# Deteremining whether the relation R on the set of all Real Numbers is Reflexive, Symmetric, Antisymmetric, Transitive, and/or Irreflexive

I am attempting to work out a problem from my Discreet Mathematics Textbook and am a little stuck on part of this one question. I was wondering if someone could walk me through (b) and (c) on the below?

The question: Determine whether the relation R on the set of all real numbers is R-reflexive, S-symmetric, AS-antisymmetric, T-Transitive, and/or I-irreflexive, where $(x,y) \in R$ if and only if:

• (a). $y = \pm x$
• (b). $x-y$ is a rational number.
• (c). $xy \ge 0$
• (d). $x = 1$

For (a) and (d) I grew out the graph and referenced my definitions of the above properties to try and determine which the set qualified under, but for (b) and (c) I'm having a difficult time conceptualizing what is being presented so as to determine which properties match up.

Can someone help me with (b) and (c)?

• b) Is an equivalence relationship. – Henricus V. Apr 7 '16 at 14:00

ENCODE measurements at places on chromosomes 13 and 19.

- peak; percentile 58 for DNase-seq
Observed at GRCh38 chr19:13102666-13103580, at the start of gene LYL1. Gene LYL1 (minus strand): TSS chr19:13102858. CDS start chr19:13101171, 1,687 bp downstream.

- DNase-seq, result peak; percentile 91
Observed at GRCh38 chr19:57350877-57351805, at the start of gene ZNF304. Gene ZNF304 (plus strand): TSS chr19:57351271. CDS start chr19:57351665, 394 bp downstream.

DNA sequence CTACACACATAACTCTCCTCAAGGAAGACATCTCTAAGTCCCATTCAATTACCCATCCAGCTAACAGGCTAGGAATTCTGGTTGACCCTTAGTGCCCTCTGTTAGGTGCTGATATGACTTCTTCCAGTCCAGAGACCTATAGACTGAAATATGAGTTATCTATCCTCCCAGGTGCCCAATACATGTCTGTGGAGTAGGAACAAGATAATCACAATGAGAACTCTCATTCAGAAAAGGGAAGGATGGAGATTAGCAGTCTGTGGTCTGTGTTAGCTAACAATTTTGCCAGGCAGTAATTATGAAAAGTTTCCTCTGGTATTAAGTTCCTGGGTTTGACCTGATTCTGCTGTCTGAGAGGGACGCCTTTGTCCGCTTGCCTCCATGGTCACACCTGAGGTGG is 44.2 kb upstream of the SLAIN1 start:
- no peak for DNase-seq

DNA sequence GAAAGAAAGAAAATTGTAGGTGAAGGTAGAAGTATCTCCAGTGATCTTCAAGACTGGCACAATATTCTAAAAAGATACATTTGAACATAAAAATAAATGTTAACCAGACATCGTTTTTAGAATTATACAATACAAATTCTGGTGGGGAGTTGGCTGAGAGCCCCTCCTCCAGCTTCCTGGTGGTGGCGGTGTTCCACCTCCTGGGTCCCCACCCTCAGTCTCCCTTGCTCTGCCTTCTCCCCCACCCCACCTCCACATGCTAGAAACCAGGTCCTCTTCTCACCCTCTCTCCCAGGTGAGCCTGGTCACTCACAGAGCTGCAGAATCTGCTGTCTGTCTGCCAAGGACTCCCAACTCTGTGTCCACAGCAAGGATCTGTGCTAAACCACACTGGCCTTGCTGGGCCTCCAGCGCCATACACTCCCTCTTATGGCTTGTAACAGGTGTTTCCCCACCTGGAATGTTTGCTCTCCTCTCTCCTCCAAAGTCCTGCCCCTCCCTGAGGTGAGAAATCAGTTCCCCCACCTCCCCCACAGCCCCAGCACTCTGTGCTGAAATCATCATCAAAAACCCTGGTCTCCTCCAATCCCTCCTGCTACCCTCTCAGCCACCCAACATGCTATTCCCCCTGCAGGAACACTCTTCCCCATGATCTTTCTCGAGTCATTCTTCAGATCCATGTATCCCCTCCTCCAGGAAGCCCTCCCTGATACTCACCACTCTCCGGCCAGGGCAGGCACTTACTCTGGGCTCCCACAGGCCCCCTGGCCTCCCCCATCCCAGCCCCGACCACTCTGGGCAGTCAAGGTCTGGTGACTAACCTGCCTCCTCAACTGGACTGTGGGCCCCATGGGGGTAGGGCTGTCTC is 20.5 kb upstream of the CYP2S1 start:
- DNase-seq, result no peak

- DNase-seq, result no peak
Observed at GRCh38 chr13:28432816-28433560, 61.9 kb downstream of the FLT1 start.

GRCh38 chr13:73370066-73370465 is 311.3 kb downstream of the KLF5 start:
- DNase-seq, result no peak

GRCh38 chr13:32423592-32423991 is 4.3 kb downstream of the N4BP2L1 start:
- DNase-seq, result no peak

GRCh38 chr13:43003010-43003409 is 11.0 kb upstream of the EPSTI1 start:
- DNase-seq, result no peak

• ...Which means? – Analytic Lunatic Apr 7 '16 at 14:15

$b)$

Reflexive: Let $x \in \mathbb{R}$. Then $x-x=0 \in \mathbb{Q}$

Transitive: Let $x,y,z \in \mathbb{R}$ with $x-y \in \mathbb{Q}$ and $y-z \in \mathbb{Q}$. Then $x-z = (x-y) + (y-z) \in \mathbb{Q}$.

Symmetric: Let $x,y \in \mathbb{R}$ with $x-y \in \mathbb{Q}$. Then $y-x = -(x-y) \in \mathbb{Q}$ (if $z \in \mathbb{Q}$ then $-z \in \mathbb{Q}$)

Not antisymmetric: Let $x=1$ and $y=2$. Then $x-y \in \mathbb{Q}$ and $y-x \in \mathbb{Q}$ but $x \neq y$.

Not irreflexive, since it's reflexive.

$c)$

Symmetric: Let $x,y\in \mathbb{R}$ with $xy \geq 0$. Then $yx = xy \geq 0$.

Reflexive: Let $x \in \mathbb{R}$. Then $x^2 \geq 0$.

Not transitive: Let $x=1, y=0, z=-1$. Then $xy=0 \geq 0, yz=0 \geq 0$, but $xz = -1 < 0$

Not antisymmetric: Let $x=2,y=1$. Then $xy=yx=2 \geq 0$, but $x \neq y$

Not irreflexive, since it's reflexive.

• This definitely made the picture more clear. Thank you so much for the in-depth response! – Analytic Lunatic Apr 7 '16 at 21:07